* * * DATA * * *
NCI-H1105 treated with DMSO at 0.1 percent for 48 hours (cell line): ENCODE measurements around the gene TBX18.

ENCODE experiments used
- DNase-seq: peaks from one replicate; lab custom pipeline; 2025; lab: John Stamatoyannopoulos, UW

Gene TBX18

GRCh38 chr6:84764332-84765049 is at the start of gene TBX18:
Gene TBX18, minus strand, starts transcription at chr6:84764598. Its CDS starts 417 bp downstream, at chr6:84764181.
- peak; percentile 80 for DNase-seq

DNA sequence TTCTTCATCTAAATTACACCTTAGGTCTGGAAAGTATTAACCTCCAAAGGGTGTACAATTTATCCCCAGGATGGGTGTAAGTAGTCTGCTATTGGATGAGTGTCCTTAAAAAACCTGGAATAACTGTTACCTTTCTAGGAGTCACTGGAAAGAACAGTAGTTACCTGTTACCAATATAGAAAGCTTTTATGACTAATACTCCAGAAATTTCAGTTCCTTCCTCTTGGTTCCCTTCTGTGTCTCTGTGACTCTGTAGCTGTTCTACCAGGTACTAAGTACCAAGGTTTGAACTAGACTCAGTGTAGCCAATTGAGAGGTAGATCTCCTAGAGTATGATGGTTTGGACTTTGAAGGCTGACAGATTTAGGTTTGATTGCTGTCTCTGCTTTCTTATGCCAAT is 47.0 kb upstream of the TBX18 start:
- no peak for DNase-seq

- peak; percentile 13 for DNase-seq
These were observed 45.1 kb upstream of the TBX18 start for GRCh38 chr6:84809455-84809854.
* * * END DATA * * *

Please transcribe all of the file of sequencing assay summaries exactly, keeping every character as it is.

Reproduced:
NCI-H1105 treated with DMSO at 0.1 percent for 48 hours (cell line): ENCODE measurements around the gene TBX18.

ENCODE experiments used
- DNase-seq: peaks from one replicate; lab custom pipeline; 2025; lab: John Stamatoyannopoulos, UW

Gene TBX18

GRCh38 chr6:84764332-84765049 is at the start of gene TBX18:
Gene TBX18, minus strand, starts transcription at chr6:84764598. Its CDS starts 417 bp downstream, at chr6:84764181.
- peak; percentile 80 for DNase-seq

DNA sequence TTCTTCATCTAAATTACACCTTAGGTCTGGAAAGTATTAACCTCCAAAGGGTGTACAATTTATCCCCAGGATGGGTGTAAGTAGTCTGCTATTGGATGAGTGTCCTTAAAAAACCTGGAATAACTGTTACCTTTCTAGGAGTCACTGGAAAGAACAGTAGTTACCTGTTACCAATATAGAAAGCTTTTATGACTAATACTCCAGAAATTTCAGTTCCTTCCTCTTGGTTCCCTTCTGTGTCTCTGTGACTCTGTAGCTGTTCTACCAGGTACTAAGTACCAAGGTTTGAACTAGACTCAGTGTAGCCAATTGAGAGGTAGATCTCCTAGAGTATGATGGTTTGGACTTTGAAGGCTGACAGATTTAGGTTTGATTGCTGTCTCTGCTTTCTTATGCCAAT is 47.0 kb upstream of the TBX18 start:
- no peak for DNase-seq

- peak; percentile 13 for DNase-seq
These were observed 45.1 kb upstream of the TBX18 start for GRCh38 chr6:84809455-84809854.